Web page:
"What if mankind had to evacuate Earth, and somebody forgot to turn the last robot off?"
This is the idea behind Wall.E, which stands for Waste Allocation Load Lifter - Earth class (pronounced "Wally," as in George). Director Andrew Stanton is determined to capture the epic spirit and sense of wonder in the '70s sci-fi flicks he grew up with...but done PIxar-style.
yep, this is a Pixar-Disney production, and in the spirit of the MTV movie awards, is next year's "Best Summer Movie You Haven't Seen Yet."
Earth has been overrun with trash, and mankind evacuated to starliners, ostensibly for 5 years, while trash compactor robots like Wall.E re-terraform. But something went wrong, and humanity never came back. The last one of his kind still working, Wall.E is starting to develop feelings.
(Fans - check out www.buynlarge.com. Haven't been there yet myself, but they just announced it in a clip.)
We see a clip of the movie, as Wall.E goes through trash, collecting "artifacts" -- a diamond ring gets thrown away, though he keeps the box; car keys still chirp an alarm on, and a small green plant is growing in the rubble. Then a red light appears, like a laser pointer; he follows it, and it turns out to be a landing sensor for a rocketship.
Fake film-break, end of clip.
Eventually he will find the last luxury rocketship, where humans have evolved -- gotten fatter while bones have atrophied, so they're all blobby and in hover-chairs. Wall.E will fall for an iPod-like female probe drioid named Eve, who has not yet evolved feelings.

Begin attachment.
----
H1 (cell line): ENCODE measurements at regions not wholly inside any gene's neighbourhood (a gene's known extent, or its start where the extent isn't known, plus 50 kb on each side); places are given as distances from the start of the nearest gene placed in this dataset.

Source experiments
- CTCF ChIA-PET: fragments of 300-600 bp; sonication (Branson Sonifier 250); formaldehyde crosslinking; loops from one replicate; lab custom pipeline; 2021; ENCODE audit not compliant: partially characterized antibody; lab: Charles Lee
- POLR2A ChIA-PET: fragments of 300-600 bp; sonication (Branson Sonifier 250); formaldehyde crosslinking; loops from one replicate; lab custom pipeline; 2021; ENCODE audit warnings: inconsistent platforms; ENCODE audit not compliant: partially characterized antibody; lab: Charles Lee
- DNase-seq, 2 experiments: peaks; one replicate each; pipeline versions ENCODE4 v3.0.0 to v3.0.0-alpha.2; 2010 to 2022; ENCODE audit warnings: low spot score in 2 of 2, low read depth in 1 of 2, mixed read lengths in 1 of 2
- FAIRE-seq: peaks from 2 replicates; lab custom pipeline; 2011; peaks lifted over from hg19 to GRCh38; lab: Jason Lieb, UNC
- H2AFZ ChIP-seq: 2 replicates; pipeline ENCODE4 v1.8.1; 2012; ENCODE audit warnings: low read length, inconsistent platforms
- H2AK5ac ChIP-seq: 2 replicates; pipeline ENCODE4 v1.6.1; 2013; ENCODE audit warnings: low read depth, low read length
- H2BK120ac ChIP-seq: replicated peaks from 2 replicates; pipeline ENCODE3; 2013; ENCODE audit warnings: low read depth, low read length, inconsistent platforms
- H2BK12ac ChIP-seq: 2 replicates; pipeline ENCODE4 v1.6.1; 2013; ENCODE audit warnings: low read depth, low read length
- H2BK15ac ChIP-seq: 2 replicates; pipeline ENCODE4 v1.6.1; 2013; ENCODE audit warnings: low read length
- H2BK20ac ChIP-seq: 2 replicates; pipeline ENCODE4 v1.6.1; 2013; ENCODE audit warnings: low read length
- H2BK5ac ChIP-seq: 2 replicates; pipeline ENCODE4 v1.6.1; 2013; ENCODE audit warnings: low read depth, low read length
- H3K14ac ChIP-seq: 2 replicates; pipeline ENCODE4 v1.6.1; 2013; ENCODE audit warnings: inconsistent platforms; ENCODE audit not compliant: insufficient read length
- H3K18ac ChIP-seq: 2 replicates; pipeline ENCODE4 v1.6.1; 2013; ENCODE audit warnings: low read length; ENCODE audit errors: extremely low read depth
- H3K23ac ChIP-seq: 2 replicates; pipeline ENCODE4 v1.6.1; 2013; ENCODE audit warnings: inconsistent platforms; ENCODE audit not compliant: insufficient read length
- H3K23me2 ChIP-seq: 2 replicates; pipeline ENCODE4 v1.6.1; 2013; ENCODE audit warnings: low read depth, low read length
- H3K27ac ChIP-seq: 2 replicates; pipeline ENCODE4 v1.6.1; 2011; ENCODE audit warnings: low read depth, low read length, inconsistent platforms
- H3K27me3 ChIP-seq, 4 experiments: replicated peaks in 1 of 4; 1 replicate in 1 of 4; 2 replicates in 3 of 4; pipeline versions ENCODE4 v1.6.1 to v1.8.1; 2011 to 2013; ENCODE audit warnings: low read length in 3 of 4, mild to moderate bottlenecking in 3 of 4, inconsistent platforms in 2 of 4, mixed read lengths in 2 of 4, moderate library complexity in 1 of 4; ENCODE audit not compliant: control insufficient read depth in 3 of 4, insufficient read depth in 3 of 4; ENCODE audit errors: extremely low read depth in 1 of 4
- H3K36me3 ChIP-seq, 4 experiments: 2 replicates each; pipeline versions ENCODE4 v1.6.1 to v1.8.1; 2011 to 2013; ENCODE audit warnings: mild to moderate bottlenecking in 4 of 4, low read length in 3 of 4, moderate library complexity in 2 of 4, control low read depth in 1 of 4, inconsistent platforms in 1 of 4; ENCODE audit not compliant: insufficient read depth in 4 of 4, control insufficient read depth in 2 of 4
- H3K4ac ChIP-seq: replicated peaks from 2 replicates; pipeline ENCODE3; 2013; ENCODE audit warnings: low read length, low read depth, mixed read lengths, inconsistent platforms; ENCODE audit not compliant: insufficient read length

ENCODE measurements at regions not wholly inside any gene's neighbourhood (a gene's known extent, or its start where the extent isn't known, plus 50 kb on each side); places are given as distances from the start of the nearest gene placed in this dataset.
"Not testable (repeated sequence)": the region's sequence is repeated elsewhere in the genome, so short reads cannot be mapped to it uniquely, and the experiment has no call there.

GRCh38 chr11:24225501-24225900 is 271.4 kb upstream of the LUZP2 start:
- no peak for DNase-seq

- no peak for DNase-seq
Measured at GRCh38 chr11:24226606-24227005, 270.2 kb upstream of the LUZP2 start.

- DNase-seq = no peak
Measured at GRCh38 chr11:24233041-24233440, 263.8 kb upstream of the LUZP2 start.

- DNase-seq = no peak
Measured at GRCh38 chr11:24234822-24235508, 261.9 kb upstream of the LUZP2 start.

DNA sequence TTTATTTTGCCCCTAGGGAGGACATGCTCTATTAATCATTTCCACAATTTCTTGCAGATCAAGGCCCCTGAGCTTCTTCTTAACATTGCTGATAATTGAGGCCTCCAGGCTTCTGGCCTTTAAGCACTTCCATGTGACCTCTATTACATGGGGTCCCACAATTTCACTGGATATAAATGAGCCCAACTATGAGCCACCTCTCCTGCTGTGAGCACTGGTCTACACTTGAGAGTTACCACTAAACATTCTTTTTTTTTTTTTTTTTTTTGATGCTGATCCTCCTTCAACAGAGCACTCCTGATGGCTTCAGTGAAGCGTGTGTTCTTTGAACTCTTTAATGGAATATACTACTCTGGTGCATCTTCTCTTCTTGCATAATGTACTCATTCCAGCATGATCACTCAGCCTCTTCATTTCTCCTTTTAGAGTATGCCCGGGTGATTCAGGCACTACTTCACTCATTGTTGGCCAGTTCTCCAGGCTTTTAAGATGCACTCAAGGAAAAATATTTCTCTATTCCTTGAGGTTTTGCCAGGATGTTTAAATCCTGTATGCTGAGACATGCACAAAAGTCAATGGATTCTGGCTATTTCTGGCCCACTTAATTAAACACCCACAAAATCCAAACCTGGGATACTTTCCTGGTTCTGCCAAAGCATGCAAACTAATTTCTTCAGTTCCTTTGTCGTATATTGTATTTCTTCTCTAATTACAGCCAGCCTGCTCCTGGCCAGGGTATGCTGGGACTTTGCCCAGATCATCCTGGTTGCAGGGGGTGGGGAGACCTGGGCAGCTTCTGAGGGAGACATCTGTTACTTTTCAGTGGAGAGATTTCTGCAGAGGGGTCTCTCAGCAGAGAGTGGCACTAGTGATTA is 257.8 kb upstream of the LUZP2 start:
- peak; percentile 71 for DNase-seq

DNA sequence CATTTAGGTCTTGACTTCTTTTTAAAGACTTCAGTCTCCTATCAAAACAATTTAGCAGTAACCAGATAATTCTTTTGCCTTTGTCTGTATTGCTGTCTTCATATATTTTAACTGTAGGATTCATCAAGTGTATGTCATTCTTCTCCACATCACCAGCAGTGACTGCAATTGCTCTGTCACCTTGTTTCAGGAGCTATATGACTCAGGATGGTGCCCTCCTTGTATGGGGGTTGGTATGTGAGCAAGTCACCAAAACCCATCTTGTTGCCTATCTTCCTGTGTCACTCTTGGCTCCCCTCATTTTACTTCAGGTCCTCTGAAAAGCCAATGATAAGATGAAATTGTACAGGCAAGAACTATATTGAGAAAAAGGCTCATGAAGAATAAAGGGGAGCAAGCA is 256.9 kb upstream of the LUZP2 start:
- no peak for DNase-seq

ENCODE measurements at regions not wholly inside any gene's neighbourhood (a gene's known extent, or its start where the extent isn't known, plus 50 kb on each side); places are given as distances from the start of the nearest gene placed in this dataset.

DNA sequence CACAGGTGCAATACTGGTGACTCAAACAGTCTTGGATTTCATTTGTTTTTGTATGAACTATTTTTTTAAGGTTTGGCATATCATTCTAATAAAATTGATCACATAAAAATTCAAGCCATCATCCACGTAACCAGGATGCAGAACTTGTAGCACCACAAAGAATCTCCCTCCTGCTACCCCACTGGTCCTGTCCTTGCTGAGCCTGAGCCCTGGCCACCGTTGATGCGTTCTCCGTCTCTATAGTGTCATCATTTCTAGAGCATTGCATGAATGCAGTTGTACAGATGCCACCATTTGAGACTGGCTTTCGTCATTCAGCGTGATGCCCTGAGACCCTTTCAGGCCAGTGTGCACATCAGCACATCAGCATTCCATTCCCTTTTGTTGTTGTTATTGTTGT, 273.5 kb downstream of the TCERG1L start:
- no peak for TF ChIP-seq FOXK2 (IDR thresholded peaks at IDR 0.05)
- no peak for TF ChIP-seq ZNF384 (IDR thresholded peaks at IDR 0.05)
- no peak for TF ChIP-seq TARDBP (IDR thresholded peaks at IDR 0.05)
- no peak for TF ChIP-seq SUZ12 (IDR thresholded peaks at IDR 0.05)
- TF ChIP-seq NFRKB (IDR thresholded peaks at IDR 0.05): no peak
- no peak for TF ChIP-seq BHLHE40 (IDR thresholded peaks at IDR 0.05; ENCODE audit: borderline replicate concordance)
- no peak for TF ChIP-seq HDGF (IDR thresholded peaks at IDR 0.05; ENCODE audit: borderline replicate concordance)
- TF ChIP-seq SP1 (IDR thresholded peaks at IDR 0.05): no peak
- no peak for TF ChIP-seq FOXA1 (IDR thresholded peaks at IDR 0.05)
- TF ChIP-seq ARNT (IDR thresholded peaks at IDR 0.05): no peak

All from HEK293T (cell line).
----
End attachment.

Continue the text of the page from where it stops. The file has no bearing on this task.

Stanton wondered how to handle robot-dialogue, so when he realized it was basically "R2-D2 The Movie", he went to his neighbor Ben Burtt, the "father" of R2. Burtt demoed the sound live, to impressive effect -- mush of the robot-speak is electronic sounds, but the vocal elements there are from Ben's voice.
Is it true there's a live-action element like Happy Feet, asks one person?
"We're not doing anything like Happy Feet."
"But there is a live-action element. That's all I can say."
New Pixar intro showed the lamp character in the Pixar logo burning out a bulb. Wall.E comes in and changes the bulb, then knocks over the "R" and compensates by forming the shape of the R.
Wall.E's eyes are inspired by binoculars Stanton had at a baseball game -- though coincidentally, remind one of the walking binoculars in Toy Story.
Looks like Pixar has hit a homer again.